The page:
1-How were you first interested in filmmaking?
In the mid-sixties my parents bought me a Super 8 camera and I began making amateur movies in that format at age ten. Later they purchased me Super 8 sound equipment and I created sound shorts. I rounded up friends to appear in them and
also made animated movies using GI Joes, shooting them a frame at a time to make it appear as if they were fighting. Today young people have access to far more sophisticated digital cameras and can make a feature with it but in my youth all
that was available was Super 8 so that’s how I started.
2- You are most well-known in Spain for ‘Class of Nuke Em High’, but you worked for Troma in other projects. How did you first get involved with Troma? How was back then and is today your relation with Troma and Lloyd Kaufman?
My first job after graduating New York University was working for Charles Kaufman, his brother, on the horror film, “Mother’s Day” (1980). I did the sound editing on that picture and then went to work for his brother, Lloyd, at Troma continuing in that
department on “Waitress!” (1981). Afterwards I became the post-production executive from1981-1986 editing all of their features and making their trailers, radio spots and other promotional material. The most notable movie I edited was their cult film, “The Toxic Avenger” (1985). I left in 1986 to form my own production and marketing company, New Wave Film Distribution, Inc.so my relations with Troma today is as a compeditor. While I was editing at Troma I made two movies. “Splatter University” (1983) was made independently and they distributed it for a few years and then the rights returned to me and I market it now. “Class of Nuke Em’ High” (1986) was made as a ‘work for hire’ and I didn’t have creative control over it. One of the reasons I left to form my own company was to retain complete creative control over my productions which I have had from “Space Avenger” (1989) through my latest release, “What Really Frightens You” (2010).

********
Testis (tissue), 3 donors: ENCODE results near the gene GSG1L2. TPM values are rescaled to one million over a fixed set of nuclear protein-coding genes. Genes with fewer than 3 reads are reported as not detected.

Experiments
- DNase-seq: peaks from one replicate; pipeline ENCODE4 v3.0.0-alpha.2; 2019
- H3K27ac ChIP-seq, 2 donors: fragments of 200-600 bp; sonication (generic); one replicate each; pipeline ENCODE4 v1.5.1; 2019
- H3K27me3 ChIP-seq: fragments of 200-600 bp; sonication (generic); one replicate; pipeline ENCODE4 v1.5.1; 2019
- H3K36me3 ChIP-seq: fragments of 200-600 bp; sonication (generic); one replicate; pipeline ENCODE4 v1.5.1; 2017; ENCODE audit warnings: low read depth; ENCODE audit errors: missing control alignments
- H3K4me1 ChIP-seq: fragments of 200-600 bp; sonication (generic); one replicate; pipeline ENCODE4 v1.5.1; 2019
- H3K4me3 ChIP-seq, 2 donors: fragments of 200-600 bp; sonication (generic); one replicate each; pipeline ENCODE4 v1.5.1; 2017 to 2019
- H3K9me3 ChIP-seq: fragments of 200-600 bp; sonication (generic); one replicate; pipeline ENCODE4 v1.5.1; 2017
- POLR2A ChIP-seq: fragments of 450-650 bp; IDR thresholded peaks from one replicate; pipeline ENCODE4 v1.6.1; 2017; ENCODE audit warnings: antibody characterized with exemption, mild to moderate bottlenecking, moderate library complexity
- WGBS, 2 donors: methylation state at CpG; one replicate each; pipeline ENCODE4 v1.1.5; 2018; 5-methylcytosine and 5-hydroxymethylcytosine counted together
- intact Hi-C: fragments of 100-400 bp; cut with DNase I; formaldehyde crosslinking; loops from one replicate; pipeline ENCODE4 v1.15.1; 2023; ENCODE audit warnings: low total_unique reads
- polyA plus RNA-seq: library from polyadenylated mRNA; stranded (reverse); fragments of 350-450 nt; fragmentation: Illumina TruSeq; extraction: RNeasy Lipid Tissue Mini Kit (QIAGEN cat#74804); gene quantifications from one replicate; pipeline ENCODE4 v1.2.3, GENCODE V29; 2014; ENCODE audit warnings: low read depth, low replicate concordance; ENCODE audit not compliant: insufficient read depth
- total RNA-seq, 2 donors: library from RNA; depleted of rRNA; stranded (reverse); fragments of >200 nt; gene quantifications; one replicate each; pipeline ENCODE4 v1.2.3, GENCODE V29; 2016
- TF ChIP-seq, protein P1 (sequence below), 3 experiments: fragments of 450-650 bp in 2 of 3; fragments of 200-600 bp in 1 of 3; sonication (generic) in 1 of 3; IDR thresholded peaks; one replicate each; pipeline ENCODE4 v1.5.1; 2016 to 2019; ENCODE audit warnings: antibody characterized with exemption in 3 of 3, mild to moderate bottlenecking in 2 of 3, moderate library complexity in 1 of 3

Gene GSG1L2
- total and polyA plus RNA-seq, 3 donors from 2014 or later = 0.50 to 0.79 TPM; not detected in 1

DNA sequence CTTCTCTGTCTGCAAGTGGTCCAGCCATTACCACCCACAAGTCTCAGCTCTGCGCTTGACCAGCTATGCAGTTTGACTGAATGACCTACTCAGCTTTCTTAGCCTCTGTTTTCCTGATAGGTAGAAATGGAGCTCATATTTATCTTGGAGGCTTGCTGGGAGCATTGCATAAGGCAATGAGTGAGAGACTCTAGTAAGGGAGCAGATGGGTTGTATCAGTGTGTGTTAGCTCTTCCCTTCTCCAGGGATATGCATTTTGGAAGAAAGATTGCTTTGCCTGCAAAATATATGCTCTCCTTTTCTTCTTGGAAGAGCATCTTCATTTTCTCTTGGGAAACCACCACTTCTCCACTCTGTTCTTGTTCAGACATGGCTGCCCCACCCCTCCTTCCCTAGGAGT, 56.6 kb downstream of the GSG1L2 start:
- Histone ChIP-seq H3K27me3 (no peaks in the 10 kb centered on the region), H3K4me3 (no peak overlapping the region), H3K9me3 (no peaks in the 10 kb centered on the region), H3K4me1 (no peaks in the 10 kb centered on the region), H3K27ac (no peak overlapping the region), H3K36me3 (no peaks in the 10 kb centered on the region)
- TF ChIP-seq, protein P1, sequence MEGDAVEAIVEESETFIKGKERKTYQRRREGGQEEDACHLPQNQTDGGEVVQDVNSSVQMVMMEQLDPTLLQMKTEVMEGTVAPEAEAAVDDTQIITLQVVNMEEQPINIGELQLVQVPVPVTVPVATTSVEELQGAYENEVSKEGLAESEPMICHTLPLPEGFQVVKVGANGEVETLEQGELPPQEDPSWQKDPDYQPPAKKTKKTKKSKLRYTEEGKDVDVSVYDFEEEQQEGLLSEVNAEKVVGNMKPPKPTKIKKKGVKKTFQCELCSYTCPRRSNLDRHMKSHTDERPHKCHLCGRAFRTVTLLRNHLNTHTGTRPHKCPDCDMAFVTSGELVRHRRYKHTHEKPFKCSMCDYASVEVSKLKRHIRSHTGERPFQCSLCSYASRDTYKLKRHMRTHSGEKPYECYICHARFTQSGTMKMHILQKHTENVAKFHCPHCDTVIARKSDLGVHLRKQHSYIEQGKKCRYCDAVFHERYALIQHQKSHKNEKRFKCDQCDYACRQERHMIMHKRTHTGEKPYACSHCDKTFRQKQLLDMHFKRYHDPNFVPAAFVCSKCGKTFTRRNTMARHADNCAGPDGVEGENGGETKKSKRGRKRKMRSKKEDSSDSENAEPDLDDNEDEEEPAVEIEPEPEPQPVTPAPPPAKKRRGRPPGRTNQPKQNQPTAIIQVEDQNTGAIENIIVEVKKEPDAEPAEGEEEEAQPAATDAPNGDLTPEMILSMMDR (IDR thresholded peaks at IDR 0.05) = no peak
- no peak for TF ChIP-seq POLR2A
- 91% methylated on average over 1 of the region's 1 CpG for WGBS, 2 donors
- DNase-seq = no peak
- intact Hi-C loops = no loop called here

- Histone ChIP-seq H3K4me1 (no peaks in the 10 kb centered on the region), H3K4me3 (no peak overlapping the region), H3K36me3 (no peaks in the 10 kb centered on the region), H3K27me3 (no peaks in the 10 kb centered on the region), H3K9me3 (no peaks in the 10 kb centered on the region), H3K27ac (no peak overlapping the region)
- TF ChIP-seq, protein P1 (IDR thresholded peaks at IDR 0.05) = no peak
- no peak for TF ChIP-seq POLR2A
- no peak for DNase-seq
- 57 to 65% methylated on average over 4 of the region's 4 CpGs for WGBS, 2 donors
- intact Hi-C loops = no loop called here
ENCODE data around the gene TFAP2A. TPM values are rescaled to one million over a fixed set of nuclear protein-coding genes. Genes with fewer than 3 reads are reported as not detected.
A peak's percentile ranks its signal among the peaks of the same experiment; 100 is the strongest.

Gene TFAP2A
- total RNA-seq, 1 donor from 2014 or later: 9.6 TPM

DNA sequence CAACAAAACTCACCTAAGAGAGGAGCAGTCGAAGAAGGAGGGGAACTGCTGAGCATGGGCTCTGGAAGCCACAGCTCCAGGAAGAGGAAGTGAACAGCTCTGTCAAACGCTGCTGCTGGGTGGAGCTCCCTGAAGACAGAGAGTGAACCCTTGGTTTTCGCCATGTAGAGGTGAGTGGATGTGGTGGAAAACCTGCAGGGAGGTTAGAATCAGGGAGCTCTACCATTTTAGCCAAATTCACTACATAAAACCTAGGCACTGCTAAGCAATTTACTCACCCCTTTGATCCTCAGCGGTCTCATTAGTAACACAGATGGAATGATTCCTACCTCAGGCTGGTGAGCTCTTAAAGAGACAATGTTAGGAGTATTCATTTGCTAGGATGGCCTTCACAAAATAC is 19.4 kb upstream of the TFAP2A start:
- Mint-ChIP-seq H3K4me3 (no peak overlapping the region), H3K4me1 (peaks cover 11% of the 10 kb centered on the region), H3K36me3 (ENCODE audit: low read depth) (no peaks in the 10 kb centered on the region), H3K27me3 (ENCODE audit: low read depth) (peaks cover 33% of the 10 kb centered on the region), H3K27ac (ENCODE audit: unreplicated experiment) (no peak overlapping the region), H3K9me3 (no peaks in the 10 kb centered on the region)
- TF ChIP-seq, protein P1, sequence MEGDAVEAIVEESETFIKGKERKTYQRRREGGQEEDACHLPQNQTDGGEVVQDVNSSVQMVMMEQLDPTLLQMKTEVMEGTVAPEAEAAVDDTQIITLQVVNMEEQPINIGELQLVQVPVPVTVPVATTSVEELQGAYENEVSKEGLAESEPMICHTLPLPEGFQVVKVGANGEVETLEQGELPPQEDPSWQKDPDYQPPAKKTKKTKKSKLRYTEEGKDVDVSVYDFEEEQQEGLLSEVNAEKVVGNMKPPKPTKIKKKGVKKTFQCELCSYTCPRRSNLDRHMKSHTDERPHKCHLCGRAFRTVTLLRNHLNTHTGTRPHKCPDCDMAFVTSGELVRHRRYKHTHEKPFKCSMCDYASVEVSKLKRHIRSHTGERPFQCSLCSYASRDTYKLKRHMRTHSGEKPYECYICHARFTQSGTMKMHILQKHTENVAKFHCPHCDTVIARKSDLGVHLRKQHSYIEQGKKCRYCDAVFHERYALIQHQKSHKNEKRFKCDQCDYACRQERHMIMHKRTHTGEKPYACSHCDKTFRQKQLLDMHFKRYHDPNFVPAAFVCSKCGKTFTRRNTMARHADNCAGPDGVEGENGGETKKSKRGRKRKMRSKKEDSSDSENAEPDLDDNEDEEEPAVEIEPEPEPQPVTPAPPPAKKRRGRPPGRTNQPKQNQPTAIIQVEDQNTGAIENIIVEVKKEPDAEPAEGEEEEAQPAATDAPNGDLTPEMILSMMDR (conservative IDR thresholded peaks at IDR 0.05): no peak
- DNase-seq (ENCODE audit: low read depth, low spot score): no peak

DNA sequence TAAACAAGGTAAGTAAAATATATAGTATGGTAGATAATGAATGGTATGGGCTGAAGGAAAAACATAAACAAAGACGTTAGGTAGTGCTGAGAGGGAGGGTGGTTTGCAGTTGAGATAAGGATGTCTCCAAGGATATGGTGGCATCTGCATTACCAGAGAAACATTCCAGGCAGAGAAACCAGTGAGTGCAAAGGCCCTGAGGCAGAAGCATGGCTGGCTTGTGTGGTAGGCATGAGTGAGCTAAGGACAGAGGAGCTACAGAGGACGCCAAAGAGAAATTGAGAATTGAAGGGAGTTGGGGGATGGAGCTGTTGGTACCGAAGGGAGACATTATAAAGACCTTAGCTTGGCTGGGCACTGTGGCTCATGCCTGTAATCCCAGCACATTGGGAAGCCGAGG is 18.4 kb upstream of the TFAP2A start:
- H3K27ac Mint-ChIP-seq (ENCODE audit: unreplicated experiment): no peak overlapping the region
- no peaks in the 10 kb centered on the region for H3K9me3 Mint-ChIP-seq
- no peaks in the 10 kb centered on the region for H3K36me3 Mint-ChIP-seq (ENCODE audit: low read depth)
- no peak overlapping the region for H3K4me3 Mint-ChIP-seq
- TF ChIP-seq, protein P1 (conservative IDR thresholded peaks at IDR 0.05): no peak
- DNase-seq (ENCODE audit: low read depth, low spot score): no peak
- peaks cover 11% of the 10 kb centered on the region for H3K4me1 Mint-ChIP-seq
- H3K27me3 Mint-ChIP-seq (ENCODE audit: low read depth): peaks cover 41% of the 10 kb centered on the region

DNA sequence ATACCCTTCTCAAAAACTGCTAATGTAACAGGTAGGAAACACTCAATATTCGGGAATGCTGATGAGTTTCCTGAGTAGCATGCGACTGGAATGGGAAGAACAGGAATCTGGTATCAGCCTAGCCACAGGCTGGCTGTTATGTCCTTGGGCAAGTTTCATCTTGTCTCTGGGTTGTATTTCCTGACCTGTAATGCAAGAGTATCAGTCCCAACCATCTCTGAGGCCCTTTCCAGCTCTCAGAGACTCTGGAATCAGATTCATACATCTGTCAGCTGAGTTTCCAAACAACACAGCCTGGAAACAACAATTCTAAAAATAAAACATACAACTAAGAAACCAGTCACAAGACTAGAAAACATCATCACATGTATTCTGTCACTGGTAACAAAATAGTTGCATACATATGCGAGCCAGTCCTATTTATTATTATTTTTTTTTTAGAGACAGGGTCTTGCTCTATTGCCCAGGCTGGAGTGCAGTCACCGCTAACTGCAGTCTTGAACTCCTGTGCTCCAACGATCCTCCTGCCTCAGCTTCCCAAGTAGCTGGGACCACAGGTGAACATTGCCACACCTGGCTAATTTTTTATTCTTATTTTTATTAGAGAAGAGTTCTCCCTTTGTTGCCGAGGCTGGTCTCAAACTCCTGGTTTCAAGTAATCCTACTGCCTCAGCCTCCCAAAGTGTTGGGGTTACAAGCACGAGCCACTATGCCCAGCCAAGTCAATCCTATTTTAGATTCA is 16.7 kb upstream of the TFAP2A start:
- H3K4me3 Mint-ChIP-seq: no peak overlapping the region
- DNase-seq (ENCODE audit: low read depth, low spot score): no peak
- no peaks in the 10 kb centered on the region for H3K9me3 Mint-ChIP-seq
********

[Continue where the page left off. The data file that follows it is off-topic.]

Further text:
3- What are the main aspects a young filmmaker has to keep in mind to develop a movie?
If a filmmaker is operating as an independent and producing his own films they have to develop the script with the budget in mind. It would be pointless to create a screenplay that required extensive location shooting in another country if that
wasn’t affortable for instance. Before I write a script I research what locations are available within my budgetary limitations and then incorporate them into the narrative. For example, in “What Really Frightens You”, I wanted the climax to take place in a Gothic castle setting. First I found one for rent and then included it into the screenplay.
4- How do you get the necessary money to begin producing a movie?
I use my own money to finance up to 51 % of the budget and then get small investors for the rest. That way I retain control over the production.
5- Being an independent filmmaker with a self-run company, what are the main problems you confront every time you develop a new project?
The main problem is keeping up with market trends and technology. I’ve been producing movies since 1986 and much has changed over the years. Many of the small independent cinemas folded and were replaced by megaplexes. It’s difficult for an indie to get a booking in them since they are dominated by the majors. So I have to constantly seek out surviving
indie cinemas throughout the country. Of course the ancillary markets keep changing too. We’ve gone from VHS to laserdisc to DVD over the past twenty five years, all requiring different marketing strategies and video masters. 3-D DVD is a new emerging market. My feature, “Run for Cover” (1995), was shot in that format so once it’s established I can sell it in that system. I have to keep on top of the new delivery systems and how to market my backlog in them. The major change since the eighties is that theatrical exhibition is no longer the major source of income. It’s just one of the many formats consumers will see the movie in.
6- You also have got published works as illustrator and writer. What can you tell us about this creative process?
After I finished “Space Avenger” in 1989, I contacted the Beijing Lab in China to make three strip dye transfer prints for theatrical release. They were the last place that still used the famous ‘Glorious Technicolor’ process. I ended up accumulating so much technical data about it I incorporated it into a couple of articles I wrote for “The Perfect Vision” magazine.